A day in the life of Max

We haven’t heard from Max Williams in a while, but we love it when we do. Today, he shares a ‘day in the life’ story, and wonders how Melbourne earned its ‘most-liveable city’ mantle.

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Yesterday, on a beautiful Melbourne summer’s day, I ventured into the city. I caught the number 6 tram from the Eastern suburbs and was there in 30 minutes. What a wonderful transport system, I thought. A seamless way to travel. I don’t do it very often, but when I do I reckon it’s great. I observe things along the way.

Most people have things in their ears. Of course, with the older generation it’s more likely to be hearing aids. What a generational change we have been through. The younger generation – what do they call themselves – GenX, GenY, or is it something else these days, perhaps GenZ?

Wikipedia says that Generation Z, also known as iGeneration, Post-Millennials or Homeland Generation, is the demographic cohort after Millennials. Anyway, most of these ‘Gens’ have their iPhones or Androids out, and they are texting away. Using their thumbs at supersonic speed to type a message … sorry ‘msg’! When I type a text, I use my right index finger only, and I generally read it back to make sure there are no spelling mistakes, or I check that the predictive text hasn’t kicked in and completely changed the meaning of what I wanted to say to something garbled and meaningless. How often do we get messages like that, eh? ‘OMG I’m so sorry’. That message should have ended with ‘lol’! Is that short for lolly, I wonder – meant as a sweet goodbye?

I also observe that at least half the people who get on the tram don’t ‘touch on’ with their Myki card. Again, these are mostly from the younger set. Some stand near the box, so that if the inspectors get on, the fare evaders can whip their card out and sneak a ‘touch on’ before being sprung. We have a fantastic public transport system which is being compromised by fare evaders. Would there be enough support to bring back the ‘connies’? I think not.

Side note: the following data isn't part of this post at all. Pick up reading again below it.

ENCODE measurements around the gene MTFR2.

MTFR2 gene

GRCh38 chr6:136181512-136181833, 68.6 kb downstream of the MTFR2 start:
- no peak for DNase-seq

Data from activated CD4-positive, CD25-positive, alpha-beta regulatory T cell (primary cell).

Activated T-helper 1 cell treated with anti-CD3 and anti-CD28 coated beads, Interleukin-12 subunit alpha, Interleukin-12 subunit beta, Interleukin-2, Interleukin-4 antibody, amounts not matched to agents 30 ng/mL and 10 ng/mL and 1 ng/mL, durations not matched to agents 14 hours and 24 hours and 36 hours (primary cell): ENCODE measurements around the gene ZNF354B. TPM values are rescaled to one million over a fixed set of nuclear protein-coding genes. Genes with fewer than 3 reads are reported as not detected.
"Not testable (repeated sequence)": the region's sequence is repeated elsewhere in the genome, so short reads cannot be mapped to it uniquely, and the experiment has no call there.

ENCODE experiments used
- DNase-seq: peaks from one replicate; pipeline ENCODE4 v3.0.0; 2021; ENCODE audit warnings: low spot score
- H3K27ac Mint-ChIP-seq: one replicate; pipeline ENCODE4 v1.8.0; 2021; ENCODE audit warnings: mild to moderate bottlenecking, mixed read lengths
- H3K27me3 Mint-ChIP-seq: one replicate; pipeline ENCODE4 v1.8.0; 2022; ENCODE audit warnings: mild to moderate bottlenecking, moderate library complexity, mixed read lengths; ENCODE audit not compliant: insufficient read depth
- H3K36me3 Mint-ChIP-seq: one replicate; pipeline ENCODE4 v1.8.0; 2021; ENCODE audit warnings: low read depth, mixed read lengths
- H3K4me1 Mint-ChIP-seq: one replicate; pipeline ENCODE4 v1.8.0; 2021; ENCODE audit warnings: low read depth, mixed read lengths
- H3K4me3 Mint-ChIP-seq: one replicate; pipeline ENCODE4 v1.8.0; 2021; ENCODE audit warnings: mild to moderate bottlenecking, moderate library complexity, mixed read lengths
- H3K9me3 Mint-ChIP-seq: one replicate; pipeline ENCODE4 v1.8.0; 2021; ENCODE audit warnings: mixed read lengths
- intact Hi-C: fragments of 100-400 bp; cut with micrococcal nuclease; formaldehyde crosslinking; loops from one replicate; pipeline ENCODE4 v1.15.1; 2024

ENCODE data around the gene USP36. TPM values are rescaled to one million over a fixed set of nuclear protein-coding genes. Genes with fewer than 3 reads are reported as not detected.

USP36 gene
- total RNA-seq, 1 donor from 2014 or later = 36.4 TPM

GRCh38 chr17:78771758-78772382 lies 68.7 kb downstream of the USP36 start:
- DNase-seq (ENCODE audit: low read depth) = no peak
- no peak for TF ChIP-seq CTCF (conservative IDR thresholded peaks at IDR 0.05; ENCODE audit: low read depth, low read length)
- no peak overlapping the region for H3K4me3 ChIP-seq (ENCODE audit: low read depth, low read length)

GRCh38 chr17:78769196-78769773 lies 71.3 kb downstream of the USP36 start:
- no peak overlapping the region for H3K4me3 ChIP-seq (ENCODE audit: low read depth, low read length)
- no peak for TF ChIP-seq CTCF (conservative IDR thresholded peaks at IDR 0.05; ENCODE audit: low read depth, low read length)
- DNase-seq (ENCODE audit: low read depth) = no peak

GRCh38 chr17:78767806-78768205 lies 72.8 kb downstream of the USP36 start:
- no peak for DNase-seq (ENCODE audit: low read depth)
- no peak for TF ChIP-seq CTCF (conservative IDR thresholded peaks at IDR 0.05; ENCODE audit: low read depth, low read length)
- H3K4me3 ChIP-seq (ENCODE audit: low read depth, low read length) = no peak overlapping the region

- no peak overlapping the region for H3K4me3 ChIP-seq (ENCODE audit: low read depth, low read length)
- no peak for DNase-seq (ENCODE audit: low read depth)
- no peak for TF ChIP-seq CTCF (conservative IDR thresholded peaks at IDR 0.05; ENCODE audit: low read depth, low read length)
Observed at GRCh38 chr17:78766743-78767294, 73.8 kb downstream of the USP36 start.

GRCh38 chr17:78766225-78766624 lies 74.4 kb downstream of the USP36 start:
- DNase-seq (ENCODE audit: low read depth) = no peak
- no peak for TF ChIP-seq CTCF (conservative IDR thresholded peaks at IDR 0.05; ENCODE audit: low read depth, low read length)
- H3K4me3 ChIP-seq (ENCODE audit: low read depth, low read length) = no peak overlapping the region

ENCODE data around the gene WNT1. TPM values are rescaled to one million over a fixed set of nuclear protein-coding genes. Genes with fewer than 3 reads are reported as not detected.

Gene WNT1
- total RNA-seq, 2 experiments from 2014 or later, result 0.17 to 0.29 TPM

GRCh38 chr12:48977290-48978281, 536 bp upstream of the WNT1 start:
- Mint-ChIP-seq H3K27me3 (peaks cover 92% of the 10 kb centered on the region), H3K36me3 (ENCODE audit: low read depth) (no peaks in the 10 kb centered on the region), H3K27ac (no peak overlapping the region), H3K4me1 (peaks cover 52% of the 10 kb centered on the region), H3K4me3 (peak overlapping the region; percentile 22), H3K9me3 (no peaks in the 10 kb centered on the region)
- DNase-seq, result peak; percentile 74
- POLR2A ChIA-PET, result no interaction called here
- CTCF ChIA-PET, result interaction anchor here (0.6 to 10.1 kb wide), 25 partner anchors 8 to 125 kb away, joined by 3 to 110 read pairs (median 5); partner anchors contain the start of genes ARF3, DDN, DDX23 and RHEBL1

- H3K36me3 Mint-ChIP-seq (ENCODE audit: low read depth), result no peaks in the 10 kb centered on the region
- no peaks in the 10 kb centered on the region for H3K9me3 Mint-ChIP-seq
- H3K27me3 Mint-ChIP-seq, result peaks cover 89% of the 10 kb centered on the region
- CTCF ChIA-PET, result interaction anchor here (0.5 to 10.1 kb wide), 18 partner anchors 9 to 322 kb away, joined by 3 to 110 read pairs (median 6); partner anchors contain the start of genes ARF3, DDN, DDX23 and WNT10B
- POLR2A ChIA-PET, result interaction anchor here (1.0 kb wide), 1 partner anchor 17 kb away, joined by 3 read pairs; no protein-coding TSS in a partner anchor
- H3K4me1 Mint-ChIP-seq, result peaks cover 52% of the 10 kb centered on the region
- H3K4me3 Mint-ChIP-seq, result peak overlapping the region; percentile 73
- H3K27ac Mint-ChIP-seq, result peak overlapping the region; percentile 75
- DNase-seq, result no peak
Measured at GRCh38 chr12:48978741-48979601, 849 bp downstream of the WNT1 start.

So I hop off the tram at Fed Square. It’s midday and the city is abuzz with activity. I look over to Fed Square and see some construction happening. I’m wondering if this is the new Apple building. Another council cave-in, pandering to big business? There are some homeless people lying on the footpath near the station and I think about their situation and how we might solve this ongoing issue. I cannot find a solution in my mind.

I wait at the crossing with a hundred or so others and see a few walking across against the red light. Does it really matter if you gain a few seconds by doing this? People are impatient and want things to happen yesterday. The stress of daily life is alive and kicking, folks. Everyone is in a hurry. I meander up Swanston Street and view the tacky food outlets and souvenir shops along the way. I think of the great iconic street malls, in particular, Las Ramblas in Barcelona, and wonder if we can get it together to develop something like that for Melbourne. Not in my lifetime, I’ll bet!

People are walking every which way, and I have to side step often. Why can’t people walk on the left, for heaven’s sake? We drive on the left, so it should be easy. But we are not that organised or regimented, are we?

There are buskers along the way. Most are really talented and are probably doing it tough. Marina Prior was a busker as was Ed Sheeran. Look where they ended up – there’s always hope, isn’t there? Something flows into my mind.

Melbourne has just been listed as the ‘most liveable city in the world’ for the seventh consecutive time. I see graffiti on the walls in the laneways and alleys; the homeless in dark and dingy corners and on the footpaths. I read about the spate of crimes and home invasions. I’m aware of the pressures of buying a home, and my pet gripe – no train service to our airport. This last reason alone should be enough to give us a lower rung on the most liveable city ladder.

Don’t get me wrong. I love Melbourne, but this liveable thing – I just don’t get it. Perhaps it is all to do with the high-end economy and not much with real life events.

I meet up with an old school mate from Footscray Tech with whom, after 55 years, I just reconnected. We have lunch in Hardware Lane and talk endlessly about the past over some tapas and wine (nice wine, but $14 a glass! One of those giant glasses with a dash of wine at its base – am I out of touch!). What a fabulous thing to do and I am lapping this day up.

We part and make arrangements to meet up again. Your shout next, Bill! I take the laneway back to Collins Street and through the ANZ building, the former Stock Exchange, with its stunning internal gothic architecture. Wow! It’s back past the Flinders Street Station and what a difference a facelift makes. The outside of the station is already looking great part way through its rejuvenation.

The tram ride out of the city is not pleasant. Where do they get these drivers from? It’s a very jerky ride. That’s okay if you want to become very friendly with the passenger next to you. The sudden stops – not good for the people standing up. They are swaying with the forces, nearly falling over, one way, then the other. I get off the tram and stumble a bit. I need to develop ‘tram legs’. I wonder if people who use the tram daily have developed theirs?

This has been a fabulous day. I have taken a lot in and, in my mind, have silently cursed some things and have been elated at others. It’s great to be alive and on the right side of the grass!

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